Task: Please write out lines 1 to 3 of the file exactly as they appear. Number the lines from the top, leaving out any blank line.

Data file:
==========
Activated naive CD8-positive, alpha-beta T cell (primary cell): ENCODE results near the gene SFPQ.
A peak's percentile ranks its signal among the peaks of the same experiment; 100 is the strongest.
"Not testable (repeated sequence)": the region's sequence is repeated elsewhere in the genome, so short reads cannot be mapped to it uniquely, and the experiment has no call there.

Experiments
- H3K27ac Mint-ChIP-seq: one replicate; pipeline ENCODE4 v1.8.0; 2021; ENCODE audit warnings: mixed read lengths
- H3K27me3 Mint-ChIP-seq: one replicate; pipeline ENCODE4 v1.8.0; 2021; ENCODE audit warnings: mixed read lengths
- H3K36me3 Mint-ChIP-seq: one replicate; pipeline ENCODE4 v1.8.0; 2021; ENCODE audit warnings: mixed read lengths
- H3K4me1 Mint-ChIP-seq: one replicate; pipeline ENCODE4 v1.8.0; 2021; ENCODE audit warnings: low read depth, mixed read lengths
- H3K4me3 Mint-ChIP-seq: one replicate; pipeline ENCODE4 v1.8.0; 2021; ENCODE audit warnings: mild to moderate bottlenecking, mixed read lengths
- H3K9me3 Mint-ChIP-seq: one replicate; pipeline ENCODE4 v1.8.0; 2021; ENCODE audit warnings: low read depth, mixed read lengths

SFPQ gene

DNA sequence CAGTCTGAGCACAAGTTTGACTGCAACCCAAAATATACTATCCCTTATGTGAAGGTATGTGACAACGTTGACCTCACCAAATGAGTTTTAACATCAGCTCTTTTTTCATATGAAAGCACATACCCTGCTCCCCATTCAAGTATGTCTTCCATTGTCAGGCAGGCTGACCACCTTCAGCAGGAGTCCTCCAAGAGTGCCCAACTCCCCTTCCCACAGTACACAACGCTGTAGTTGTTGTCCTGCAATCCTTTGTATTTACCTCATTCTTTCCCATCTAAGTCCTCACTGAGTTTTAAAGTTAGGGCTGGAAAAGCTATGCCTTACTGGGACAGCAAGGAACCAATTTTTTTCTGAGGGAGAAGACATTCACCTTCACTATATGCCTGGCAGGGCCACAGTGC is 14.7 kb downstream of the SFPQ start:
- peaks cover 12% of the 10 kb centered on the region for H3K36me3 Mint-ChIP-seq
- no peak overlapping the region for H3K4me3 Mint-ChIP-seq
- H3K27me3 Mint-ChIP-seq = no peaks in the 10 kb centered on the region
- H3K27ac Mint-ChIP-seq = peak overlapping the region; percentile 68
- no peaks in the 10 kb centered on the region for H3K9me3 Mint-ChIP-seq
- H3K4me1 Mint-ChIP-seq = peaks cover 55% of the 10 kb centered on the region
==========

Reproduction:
Activated naive CD8-positive, alpha-beta T cell (primary cell): ENCODE results near the gene SFPQ.
A peak's percentile ranks its signal among the peaks of the same experiment; 100 is the strongest.
"Not testable (repeated sequence)": the region's sequence is repeated elsewhere in the genome, so short reads cannot be mapped to it uniquely, and the experiment has no call there.